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Psalm 9:116comment (1)

September 10, 2009

By Douglas Wilson

Related Scripture: Psalm 9:116

Explore the Bible
Associate Professor of Christian Studies, School of Christian Studies, University of Mobile

Psalm 9:1–16

Ask friends on Facebook what justice means, and you will receive answers from every shade of the political spectrum. Some people think that justice comes when the government provides for the nutritional, residential, educational, vocational and medical needs of its citizens. Others say justice occurs when the punishment fits the crime committed. Still others believe justice and tolerance are present only if religion is intentionally absent from the forum of public opinion. As long as humanity formulates what justice means, people will never know what is truly just. Psalm 9 ends with a call for God’s righteous justice so that “the nations know they are only men.”

This partially acrostic psalm introduces another reason to worship God — He is just. Several passages are set in acrostic format, using the letters of the alphabet sequentially to begin verses or phrases. A sufficient number of the Hebrew letters are in sequence when combining Psalms 9 and 10 so that early Greek translators joined the two into one. Both speak of God reigning forever (9:7; 10:16), as well as plead for the Lord’s justice (9:19; 10:12).

According to Psalm 9, God is the measure of justice. No one can legitimately claim God is unjust or unfair. He is, in fact, the definition of fairness. The following are descriptions of God in this song: He is a righteous judge and He executes judgment with justice by striking down the wicked. Though His timing is different from ours, God’s judgment is always just.

God Rules (1–8)
The psalmist wrote of his personal response to God’s powerful reign “I will thank,” “I will declare,” “I will rejoice” and “I will sing.” Thanking God requires recognition of His faithfulness. Declaring His wonderful works requires remembrance of God’s favor. Rejoicing and boasting about the Lord require acceptance of His provision. Singing about His name requires acquiescing to God’s position as Elyon, Most High (see Gen. 14:18–22).

God judges righteously and those who follow Him experience true justice. King David faced many adversities throughout his life, some of which were a direct result of disobedience to God. Yet David saw the Lord’s provision and protection and testified, “You have upheld my just cause.” True justice requires that unrepentant, guilty people face the consequences for their rebellion against the Lord and God-ordained authority. God reigns eternally and His judgments are always right.

God Remembers (9–12)
The Lord, the God whose personal name is Yahweh, is our true Refuge. He is a sanctuary to those who follow Him by faith. In Numbers 35, six cities were to be set forth as cities of refuge when the Israelites settled the promised land. Individuals unintentionally guilty of manslaughter could flee to these cities in order to preserve their lives from family avengers and vigilantes. In another song, David used several terms that point to God’s deliverance as a city of refuge (2 Sam. 22:3; Ps. 18:2). The Lord surely offers us refuge from a conspiring world, a conniving enemy and a corrupt fleshly nature. God remembers but do we? He hears the cries of all the afflicted. By contrast, we generally cry out for justice only when we experience inequity. The Law requires remembering the Sabbath day (Ex. 20:8; Deut. 5:12), the commands of the Lord (Num. 15:39) and the days of old (Deut. 32:7), among other calls to remember.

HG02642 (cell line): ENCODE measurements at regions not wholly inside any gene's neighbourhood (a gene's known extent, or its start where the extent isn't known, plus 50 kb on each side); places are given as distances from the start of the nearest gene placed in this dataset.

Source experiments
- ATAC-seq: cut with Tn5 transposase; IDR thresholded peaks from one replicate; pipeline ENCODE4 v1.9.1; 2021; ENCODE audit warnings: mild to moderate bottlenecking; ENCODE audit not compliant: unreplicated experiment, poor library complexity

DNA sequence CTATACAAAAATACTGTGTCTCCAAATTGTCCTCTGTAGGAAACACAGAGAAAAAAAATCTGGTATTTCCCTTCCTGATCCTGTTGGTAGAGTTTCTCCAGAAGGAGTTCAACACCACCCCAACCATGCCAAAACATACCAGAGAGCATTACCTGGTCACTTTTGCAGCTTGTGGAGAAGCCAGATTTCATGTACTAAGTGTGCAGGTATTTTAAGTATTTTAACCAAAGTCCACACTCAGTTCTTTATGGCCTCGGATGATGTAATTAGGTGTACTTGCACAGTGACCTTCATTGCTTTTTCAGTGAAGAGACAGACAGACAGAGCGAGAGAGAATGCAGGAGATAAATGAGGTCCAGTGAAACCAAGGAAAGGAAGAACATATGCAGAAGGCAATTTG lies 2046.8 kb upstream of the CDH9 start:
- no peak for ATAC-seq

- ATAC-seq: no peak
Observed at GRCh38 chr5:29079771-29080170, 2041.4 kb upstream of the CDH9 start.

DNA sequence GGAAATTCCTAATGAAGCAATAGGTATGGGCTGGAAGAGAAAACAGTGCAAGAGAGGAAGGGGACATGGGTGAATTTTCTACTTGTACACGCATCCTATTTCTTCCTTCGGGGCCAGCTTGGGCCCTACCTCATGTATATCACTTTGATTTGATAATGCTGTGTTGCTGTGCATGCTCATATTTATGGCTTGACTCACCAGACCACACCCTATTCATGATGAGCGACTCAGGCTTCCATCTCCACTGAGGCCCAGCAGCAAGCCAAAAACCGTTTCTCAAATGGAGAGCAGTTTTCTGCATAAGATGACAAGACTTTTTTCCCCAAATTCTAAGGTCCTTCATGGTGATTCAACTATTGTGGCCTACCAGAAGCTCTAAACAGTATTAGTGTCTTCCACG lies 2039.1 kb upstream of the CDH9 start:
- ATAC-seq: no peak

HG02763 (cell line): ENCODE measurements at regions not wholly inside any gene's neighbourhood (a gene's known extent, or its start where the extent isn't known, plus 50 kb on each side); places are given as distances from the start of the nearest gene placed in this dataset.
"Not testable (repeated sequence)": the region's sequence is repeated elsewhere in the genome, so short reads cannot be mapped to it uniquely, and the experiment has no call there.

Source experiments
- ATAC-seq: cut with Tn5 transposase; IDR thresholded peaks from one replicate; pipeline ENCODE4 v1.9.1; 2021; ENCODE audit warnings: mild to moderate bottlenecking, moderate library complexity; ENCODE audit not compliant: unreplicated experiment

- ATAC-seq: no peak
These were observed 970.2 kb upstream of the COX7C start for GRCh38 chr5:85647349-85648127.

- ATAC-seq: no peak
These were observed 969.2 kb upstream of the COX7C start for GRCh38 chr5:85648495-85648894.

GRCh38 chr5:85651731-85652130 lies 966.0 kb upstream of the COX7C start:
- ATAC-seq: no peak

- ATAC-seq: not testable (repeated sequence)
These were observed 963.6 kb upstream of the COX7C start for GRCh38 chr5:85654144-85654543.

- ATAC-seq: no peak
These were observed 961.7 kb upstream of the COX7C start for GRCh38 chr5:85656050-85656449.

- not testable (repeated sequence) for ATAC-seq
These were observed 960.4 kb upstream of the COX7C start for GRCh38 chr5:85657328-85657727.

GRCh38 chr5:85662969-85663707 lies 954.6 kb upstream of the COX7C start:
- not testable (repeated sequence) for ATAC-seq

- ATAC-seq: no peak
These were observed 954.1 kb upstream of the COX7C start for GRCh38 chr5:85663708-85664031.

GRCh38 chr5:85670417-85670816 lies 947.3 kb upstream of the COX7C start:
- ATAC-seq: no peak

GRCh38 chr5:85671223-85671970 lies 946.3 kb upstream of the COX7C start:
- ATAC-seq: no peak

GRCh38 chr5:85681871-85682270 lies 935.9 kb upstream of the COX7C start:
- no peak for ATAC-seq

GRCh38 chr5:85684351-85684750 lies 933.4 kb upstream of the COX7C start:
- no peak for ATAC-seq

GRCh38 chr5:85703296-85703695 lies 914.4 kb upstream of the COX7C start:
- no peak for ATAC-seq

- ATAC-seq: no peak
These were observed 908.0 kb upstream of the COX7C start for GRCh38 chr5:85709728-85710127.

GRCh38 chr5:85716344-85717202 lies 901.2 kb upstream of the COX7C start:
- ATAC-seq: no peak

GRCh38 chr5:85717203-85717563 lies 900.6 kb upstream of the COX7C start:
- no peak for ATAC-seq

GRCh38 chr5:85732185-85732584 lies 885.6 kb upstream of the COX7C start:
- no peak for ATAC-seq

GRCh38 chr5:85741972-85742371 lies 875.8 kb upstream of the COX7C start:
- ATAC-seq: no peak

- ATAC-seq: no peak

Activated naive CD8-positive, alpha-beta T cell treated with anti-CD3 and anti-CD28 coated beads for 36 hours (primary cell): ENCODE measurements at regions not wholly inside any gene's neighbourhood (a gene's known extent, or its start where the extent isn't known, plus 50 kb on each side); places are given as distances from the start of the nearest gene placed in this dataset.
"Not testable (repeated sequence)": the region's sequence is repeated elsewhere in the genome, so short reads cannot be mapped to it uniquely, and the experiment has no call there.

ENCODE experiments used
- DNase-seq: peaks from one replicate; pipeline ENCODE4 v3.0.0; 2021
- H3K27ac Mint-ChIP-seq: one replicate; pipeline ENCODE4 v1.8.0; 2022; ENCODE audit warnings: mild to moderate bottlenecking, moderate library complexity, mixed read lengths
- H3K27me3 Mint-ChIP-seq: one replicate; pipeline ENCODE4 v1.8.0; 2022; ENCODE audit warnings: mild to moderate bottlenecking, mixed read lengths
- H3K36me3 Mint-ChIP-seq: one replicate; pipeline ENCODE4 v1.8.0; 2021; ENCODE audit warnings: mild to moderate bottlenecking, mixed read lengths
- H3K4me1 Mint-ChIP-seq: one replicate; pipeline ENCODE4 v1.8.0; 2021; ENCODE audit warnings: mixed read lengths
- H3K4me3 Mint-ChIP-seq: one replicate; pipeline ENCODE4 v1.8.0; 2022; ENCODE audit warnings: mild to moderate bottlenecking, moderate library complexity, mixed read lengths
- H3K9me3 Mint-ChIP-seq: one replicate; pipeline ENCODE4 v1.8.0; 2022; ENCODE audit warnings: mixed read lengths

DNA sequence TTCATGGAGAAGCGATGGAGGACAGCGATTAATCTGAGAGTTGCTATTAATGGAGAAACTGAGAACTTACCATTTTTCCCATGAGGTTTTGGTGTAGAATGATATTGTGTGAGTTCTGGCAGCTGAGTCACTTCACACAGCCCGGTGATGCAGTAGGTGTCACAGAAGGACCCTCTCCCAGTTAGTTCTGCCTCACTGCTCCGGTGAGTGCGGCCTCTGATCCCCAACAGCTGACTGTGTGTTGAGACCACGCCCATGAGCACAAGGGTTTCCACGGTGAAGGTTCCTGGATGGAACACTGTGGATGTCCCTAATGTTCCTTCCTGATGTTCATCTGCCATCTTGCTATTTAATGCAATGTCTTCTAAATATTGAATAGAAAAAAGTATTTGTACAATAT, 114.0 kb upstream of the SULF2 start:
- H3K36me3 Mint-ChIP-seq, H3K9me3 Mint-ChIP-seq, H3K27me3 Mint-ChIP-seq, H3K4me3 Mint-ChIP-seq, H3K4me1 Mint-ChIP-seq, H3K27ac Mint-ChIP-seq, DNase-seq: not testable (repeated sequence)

God Rescues (13–16)
God takes care of His people. He extends grace to those who trust Him: “Be gracious to me, Lord.” In the subsequent lines, we read the psalmist’s plea for deliverance in order that he may continue to declare God’s praises. This is reminiscent of Psalm 67, in which the cry is corporate rather than individual: “God be gracious to us and bless us … so that Your way may be known on earth.” That psalm requests God’s favor so that the nations may know Him. Both psalms echo the Lord’s self-revelation in the Law: “a compassionate and gracious God, slow to anger and rich in faithful love” (Ex. 34:6–7). God is in no hurry with His justice; He rescues us in perfect time for our good and His glory.

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Comment (1)

    Taylor Anderson 12/6/2012 2:13 PM

    If thanking God requires recognition of His faithfulness then thanking the Lord with my whole heart must require a changed life that can't stop thinking about His faithfulness. It requires a life with first hand experience of His faithfulness. Before we can sing to Him or rejoice in Him we have to recognize Him as just and fair in all He does.

    Before you can trust God you have to know Him, and before you know someone you have to meet that person. In the same way, you have to meet God first. Before you have an encounter with God, you cannot trust Him. You have to first be introduced to His faithfulness and perfection.

    God delivers us for His glory. This Psalmist understands this. He writes, "O you who lift me up from the gates of death, that I may recount all your praises...I may rejoice in your salvation." But sadly and too often we loose sight of this great sacrifice that has been made for us. Therefore we must never cease to pray what David prayed in Psalms 5. Restore to me the joy of Your salvation.

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